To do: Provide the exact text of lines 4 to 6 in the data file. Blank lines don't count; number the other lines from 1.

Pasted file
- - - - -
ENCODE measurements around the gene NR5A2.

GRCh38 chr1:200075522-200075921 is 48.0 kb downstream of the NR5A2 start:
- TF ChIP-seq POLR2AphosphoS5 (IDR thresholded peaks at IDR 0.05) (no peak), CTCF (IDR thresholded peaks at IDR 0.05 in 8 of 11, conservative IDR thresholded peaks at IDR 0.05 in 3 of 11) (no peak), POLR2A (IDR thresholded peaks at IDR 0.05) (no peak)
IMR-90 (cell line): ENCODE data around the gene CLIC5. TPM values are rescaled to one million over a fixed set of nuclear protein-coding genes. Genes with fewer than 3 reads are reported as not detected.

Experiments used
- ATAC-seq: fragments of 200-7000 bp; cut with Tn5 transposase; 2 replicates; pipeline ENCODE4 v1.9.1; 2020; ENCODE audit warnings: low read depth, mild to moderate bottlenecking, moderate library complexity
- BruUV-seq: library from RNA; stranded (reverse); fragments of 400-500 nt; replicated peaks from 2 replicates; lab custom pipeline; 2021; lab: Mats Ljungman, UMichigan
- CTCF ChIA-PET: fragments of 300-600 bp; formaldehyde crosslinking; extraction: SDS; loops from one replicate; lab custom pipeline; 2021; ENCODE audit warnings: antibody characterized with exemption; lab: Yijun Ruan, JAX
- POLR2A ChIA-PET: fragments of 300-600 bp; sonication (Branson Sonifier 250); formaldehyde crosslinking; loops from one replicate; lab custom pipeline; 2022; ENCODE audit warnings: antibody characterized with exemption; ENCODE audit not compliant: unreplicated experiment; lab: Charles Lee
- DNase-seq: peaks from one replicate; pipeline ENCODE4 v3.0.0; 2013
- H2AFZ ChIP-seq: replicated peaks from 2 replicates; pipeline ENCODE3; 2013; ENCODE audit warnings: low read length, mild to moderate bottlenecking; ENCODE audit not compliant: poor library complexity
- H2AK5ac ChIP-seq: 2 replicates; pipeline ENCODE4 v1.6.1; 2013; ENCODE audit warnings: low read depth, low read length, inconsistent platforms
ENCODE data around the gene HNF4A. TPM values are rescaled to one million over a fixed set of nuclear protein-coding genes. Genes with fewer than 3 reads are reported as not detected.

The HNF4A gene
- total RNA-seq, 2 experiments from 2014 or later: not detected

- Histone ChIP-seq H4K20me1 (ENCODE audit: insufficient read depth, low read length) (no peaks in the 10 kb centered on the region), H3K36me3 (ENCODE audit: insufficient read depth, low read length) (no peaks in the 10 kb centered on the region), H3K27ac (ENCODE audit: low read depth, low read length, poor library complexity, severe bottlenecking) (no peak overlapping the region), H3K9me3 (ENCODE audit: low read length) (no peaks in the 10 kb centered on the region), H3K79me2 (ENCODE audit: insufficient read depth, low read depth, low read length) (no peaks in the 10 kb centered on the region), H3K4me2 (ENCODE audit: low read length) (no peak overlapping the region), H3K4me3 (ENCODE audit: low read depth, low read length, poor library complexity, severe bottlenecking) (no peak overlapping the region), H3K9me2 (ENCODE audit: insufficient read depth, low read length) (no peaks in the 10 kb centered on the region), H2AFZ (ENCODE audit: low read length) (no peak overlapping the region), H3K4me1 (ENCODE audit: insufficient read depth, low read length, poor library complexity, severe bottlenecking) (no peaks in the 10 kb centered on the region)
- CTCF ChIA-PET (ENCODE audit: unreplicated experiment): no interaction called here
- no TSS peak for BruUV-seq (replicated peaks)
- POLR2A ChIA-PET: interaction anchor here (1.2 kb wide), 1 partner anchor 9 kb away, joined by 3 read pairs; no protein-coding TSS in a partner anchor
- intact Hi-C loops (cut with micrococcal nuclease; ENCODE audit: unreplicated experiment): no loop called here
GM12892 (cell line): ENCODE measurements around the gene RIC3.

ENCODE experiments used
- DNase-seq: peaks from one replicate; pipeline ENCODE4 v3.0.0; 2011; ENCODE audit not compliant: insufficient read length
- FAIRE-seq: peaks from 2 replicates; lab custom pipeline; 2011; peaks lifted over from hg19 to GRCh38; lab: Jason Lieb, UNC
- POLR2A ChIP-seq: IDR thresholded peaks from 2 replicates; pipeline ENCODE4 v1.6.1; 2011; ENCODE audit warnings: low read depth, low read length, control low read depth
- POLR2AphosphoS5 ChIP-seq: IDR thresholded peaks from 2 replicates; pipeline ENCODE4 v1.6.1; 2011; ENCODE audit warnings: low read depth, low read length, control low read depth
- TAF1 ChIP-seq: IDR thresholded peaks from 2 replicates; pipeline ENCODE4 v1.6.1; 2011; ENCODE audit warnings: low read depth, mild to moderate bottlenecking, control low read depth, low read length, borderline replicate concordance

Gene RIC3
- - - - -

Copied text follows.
IMR-90 (cell line): ENCODE data around the gene CLIC5. TPM values are rescaled to one million over a fixed set of nuclear protein-coding genes. Genes with fewer than 3 reads are reported as not detected.

Experiments used
- ATAC-seq: fragments of 200-7000 bp; cut with Tn5 transposase; 2 replicates; pipeline ENCODE4 v1.9.1; 2020; ENCODE audit warnings: low read depth, mild to moderate bottlenecking, moderate library complexity